10 TV Shows That SUCKED After The First Season
Ones to watch... but only up to a certain point.
You know it, I know it, we all know it: sequels are a risk. If your original film was beloved, there’s a lot of pressure not to mess that up with where you take that franchise next.
The thing about TV shows though is that they require a lot more attention and time from an audience than a film. Your viewers aren't committing two hours to this story, they’re committing a dozen or more hours every season. With all the hype that can come out of a TV show, we’ve all had those experiences where we’ve tried our best to get through the second season hoping that it will live up to its groundwork. You’ve got to let it play out to know for sure.
We’ve also all had those experiences of going “oh no” when the credits roll on a season finale, as you know that a season of your once favourite TV show has let you down. Sometimes the studios see a big reduction in quality and act fast. Other times they just see the numbers and keep on going, even if the show has lost its way.
The following TV series also started with so much promise but, no matter how long they ran for - or are still running for, in some cases, they are so far removed from how they made you feel when they were fresh and new.
10. Jessica Jones
This one hurts because the Netflix era of Marvel TV shows is very overlooked among the ballooning state of the MCU in this day and age. Chief among these largely underrated shows was Krysten Ritter’s turn as Jessica Jones. For all the debate about finally getting female-led MCU movies like Captain Marvel in 2019 and Black Widow in 2021, Jessica had already beaten them to the punch by heading up her own show starting in 2015.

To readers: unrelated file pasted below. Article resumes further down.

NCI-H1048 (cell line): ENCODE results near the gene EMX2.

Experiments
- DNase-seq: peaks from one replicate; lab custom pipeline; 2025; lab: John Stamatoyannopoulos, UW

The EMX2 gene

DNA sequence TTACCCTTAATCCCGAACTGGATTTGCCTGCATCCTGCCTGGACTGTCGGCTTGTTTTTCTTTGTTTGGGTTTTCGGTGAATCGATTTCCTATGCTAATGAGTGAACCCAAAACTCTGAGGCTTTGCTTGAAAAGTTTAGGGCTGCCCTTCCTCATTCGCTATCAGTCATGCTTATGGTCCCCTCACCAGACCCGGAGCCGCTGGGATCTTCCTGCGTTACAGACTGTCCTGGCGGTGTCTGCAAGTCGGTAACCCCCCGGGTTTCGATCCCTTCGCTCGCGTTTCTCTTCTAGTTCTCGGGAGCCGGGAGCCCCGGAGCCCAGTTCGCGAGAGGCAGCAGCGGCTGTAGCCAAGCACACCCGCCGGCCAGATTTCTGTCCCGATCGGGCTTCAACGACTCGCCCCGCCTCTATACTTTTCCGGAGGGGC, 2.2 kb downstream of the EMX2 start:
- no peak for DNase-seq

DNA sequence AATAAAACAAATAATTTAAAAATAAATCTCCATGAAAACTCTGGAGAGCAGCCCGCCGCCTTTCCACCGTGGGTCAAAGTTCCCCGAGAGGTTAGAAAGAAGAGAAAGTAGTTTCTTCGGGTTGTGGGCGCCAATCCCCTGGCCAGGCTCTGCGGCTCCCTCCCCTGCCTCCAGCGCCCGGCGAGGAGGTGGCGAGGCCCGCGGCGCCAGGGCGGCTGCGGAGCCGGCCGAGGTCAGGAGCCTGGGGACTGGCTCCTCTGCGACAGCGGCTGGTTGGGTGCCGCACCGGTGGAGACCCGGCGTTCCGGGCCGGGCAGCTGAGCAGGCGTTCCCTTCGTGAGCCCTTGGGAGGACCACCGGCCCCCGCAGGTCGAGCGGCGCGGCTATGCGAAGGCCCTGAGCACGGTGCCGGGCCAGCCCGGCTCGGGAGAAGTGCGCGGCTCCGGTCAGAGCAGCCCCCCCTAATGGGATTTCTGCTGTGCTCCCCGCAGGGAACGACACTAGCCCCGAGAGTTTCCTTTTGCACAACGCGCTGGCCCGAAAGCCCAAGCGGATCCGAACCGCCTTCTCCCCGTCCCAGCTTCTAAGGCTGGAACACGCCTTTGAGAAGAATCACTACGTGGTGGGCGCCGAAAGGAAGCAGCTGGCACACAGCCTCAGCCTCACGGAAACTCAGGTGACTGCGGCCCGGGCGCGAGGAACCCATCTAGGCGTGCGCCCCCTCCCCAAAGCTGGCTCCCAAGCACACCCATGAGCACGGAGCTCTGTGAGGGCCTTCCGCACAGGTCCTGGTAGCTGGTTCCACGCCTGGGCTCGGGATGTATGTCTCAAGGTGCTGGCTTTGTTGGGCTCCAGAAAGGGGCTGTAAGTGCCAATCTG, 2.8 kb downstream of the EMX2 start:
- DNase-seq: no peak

The first season centred on topics that Marvel’s blockbuster movies couldn’t: assault, coercion and PTSD. Ritter perfectly played off against the salaciously hateable Kilgrave as played by David Tennant. With its alcoholic protagonist and her hedonistic lifestyle; this wasn’t the bright and shiny heroes of the silver-screen, this was a look at how super powers could affect normal lives.
Later seasons had the occasional moment and the cast performed well, but generic storylines that simultaneously dug into Jessica’s estranged Mother whilst her best friend gained her own super-powers completely lost the focus of what made the show great.
Furthermore, Jessica’s story was so specifically attached to Kilgrave so, when the villain was defeated at the end of season one, it could never quite fill the void no matter what the writers tried.